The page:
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Crop Biotech Update

Developing Ozone Tolerance in Tomato Might Interfere with Plant Disease Management

October 30, 2019

Researchers from Universidad de Buenos Aires, Argentina examined two cultivars of tomato to investigate the effects of elevated O3 on the severity of bacterial disease. The results are published in Plant Biology.

Tropospheric ozone (O3) is a major air pollutant that affect plant growth and productivity. In the next 50 years, concentrations of O3 are projected to increase, which will have an impact on plant responses to diseases. Thus, next management strategies must be devised to ensure food production. In the study, the two cultivars with different tolerance levels to ozone were exposed to Xanthomonas vesicatoria (Xv9) pathogen.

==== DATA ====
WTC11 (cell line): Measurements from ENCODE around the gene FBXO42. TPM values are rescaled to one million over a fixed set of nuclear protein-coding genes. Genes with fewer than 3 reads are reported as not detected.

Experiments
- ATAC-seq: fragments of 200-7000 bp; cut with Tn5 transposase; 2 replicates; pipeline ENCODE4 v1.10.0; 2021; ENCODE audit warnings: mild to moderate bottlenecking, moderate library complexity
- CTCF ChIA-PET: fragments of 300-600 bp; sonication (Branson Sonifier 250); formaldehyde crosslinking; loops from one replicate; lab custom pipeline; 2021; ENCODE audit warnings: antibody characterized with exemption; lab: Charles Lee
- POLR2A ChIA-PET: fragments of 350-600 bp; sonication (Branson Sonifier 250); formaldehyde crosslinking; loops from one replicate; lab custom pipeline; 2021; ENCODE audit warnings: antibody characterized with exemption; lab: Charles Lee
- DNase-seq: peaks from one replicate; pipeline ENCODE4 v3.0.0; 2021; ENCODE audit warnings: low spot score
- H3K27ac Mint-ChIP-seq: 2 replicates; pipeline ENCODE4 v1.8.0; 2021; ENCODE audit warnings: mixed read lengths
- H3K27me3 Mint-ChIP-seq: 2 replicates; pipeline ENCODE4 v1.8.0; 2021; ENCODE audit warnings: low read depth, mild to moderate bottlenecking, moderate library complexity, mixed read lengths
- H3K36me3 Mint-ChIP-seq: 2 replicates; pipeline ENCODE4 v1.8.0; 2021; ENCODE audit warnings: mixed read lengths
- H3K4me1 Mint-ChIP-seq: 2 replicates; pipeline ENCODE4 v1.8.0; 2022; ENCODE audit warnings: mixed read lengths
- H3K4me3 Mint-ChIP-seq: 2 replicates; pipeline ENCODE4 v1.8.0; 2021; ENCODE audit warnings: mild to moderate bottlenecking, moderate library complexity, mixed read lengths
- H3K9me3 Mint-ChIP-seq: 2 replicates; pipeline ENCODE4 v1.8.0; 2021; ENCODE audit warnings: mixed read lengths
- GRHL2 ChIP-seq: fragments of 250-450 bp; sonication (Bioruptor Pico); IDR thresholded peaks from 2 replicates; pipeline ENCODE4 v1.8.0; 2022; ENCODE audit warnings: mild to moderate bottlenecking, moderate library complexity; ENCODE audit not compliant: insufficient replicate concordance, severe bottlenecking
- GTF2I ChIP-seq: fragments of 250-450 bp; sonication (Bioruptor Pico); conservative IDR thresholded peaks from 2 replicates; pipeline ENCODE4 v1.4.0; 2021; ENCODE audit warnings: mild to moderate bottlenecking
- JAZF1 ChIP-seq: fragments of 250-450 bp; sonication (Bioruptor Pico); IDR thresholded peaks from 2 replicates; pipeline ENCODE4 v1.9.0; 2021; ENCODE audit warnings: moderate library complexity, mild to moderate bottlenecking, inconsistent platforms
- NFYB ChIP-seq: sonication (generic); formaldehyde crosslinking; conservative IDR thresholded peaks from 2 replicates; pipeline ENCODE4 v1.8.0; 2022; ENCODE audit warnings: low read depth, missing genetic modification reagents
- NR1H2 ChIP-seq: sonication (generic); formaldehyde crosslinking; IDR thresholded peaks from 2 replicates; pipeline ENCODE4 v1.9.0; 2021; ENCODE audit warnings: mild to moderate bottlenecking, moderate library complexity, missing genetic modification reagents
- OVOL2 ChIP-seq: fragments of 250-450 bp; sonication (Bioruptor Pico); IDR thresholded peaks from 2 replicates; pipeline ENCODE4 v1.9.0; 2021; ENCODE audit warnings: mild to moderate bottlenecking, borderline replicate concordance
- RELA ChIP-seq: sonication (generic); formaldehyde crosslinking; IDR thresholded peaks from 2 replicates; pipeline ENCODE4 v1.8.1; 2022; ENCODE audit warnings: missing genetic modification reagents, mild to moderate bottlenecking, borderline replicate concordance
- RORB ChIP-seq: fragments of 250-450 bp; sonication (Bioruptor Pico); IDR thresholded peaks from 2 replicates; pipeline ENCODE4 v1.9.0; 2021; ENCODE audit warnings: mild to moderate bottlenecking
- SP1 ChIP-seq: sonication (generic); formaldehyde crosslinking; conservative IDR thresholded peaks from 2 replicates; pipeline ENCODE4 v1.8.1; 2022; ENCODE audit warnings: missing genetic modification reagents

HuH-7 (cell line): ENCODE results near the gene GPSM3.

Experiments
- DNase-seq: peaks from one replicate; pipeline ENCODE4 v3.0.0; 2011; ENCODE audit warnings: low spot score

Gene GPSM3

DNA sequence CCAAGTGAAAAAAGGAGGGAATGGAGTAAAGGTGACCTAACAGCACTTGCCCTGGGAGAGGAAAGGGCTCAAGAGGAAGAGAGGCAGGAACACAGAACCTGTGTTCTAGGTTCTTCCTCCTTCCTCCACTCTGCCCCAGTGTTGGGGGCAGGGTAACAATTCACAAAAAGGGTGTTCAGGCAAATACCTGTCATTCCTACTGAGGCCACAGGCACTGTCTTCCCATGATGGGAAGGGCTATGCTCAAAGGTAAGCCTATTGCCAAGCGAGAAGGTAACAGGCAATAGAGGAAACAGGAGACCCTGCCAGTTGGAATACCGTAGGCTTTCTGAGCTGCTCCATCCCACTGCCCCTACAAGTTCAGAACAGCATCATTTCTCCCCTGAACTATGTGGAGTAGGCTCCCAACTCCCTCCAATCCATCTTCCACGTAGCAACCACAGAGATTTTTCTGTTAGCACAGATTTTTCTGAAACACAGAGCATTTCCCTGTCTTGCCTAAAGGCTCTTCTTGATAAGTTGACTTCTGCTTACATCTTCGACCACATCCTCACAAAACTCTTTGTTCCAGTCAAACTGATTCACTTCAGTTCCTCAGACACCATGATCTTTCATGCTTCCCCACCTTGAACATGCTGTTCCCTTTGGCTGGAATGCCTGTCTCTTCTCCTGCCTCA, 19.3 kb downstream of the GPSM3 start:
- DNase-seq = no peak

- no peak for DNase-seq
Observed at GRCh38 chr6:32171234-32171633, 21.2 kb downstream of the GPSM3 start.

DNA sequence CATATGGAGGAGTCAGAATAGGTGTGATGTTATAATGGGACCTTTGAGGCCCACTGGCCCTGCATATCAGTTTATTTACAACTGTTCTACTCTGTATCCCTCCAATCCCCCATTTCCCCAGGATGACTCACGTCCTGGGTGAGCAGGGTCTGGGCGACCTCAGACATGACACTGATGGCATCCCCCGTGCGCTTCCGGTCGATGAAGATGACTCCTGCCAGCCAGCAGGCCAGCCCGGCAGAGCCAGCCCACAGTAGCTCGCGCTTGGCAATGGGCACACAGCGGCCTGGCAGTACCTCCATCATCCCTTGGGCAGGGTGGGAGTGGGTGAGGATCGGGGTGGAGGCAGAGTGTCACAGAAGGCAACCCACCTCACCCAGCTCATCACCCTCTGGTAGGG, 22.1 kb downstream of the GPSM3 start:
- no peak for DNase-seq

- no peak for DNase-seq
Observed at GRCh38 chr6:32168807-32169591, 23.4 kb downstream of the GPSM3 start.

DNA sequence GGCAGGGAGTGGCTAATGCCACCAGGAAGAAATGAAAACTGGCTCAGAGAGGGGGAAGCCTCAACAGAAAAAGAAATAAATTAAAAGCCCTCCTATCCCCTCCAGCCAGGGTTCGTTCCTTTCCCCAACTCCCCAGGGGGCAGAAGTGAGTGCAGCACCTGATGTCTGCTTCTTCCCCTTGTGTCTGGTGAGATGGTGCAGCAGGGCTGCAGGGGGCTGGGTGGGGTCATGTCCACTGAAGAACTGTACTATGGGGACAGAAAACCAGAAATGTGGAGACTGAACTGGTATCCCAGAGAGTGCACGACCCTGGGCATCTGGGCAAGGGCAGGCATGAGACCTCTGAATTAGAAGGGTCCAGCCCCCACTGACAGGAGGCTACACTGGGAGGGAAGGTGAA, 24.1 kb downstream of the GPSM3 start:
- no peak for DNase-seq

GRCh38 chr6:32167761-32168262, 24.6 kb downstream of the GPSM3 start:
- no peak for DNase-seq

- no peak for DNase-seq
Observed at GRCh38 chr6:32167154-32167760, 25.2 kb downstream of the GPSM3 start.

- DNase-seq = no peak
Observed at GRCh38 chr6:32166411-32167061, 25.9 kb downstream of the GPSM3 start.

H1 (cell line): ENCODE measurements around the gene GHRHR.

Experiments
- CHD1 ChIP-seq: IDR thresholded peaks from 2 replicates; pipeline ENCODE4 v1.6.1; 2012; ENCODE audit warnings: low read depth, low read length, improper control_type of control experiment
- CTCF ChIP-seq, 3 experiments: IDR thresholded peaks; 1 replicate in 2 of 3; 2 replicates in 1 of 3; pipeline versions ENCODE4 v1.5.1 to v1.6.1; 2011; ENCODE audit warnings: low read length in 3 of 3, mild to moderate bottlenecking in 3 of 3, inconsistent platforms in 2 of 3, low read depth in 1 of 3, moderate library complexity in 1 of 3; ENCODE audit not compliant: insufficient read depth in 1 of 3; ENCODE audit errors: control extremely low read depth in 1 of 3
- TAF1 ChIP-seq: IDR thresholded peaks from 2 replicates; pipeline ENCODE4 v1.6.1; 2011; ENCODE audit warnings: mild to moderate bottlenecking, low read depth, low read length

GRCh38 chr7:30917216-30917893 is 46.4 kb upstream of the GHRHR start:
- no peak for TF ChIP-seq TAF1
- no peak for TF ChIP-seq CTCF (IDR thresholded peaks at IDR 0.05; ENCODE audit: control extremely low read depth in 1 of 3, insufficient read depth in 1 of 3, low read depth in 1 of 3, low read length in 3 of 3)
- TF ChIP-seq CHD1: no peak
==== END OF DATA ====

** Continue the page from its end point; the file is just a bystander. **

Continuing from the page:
Results showed that ozone increased the severity of the bacterial disease by up to 40 percent in both tomato cultivars. In the more tolerant cultivar, exposure to ozone increased disease intensity, even after applying  a product to enhance resistance. In the more susceptible cultivar, level of disease attained depended on the oxidative balance that resulted from other stress factors.

The researchers concluded that the antioxidant capacity of the plant during infection is vital in controlling the progression of the disease. Development of O3 tolerance in commercial crops might impose a penalty cost in terms of disease management under projected higher O3 concentrations.

Read the Early View of the article in Plant Biology.

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